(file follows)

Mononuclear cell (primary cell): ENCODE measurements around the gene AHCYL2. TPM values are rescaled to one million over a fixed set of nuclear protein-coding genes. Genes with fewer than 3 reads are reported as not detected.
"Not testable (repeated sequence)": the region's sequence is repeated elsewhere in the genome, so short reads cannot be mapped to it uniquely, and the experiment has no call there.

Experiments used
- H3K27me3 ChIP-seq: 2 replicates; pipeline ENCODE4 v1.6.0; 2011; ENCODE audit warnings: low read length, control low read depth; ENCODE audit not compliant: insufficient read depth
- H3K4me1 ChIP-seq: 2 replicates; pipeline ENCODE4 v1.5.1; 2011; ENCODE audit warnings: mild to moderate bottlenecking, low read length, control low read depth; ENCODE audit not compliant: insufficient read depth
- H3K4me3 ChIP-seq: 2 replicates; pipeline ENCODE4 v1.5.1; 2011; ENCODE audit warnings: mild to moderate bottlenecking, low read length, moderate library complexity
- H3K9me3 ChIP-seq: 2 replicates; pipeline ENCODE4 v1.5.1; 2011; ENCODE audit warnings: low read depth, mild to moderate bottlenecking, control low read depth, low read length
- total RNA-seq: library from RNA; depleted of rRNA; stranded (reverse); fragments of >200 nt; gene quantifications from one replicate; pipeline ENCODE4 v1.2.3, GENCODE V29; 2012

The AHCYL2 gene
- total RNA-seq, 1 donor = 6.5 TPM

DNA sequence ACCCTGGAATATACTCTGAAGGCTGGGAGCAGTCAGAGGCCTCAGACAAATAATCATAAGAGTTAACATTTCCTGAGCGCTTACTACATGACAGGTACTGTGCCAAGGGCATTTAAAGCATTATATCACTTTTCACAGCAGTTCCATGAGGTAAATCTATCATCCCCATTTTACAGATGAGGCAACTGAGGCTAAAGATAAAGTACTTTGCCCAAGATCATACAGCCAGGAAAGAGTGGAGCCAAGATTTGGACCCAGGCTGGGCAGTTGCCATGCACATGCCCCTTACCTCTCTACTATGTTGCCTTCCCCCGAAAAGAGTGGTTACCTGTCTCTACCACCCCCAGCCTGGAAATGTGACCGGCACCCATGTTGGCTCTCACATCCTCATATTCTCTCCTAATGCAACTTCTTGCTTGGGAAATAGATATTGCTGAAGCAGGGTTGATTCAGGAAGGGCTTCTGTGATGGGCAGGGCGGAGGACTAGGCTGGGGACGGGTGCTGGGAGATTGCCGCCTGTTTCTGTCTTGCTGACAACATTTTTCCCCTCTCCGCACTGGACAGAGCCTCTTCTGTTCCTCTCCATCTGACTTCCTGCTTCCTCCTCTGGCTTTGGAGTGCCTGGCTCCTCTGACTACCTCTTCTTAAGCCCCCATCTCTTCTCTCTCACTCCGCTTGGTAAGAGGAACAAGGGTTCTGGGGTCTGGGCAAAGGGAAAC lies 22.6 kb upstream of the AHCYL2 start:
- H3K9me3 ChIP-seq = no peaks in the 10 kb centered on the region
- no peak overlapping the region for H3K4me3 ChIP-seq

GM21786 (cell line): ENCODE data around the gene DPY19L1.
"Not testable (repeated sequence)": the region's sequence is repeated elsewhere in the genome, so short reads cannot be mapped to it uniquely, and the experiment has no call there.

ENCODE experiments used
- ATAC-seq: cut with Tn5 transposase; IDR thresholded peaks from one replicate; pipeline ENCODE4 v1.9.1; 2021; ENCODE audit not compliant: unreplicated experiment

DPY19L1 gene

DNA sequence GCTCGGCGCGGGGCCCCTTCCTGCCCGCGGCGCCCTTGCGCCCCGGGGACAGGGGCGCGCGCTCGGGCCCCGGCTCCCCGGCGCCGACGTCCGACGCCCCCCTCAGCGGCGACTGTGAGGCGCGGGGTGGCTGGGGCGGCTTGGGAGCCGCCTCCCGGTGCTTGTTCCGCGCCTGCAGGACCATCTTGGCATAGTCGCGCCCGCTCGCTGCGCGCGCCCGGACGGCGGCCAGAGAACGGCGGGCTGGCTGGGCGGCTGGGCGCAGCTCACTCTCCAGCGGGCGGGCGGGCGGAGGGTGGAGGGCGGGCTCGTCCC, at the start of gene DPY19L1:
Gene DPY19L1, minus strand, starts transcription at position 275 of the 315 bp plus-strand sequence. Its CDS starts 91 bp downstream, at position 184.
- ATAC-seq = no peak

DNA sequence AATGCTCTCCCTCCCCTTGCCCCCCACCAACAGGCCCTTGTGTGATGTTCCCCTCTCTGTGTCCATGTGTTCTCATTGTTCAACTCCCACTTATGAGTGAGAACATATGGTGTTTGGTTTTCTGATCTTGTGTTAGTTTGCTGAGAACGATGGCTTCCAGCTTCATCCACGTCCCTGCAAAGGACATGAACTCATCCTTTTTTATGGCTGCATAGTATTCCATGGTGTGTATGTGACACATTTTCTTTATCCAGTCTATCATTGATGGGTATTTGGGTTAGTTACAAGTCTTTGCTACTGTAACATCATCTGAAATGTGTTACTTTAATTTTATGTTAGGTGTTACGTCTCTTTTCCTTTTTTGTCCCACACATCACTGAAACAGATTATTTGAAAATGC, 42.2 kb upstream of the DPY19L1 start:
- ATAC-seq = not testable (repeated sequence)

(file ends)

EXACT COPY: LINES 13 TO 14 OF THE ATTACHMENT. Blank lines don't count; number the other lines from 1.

- no peak overlapping the region for H3K4me3 ChIP-seq

GM21786 (cell line): ENCODE data around the gene DPY19L1.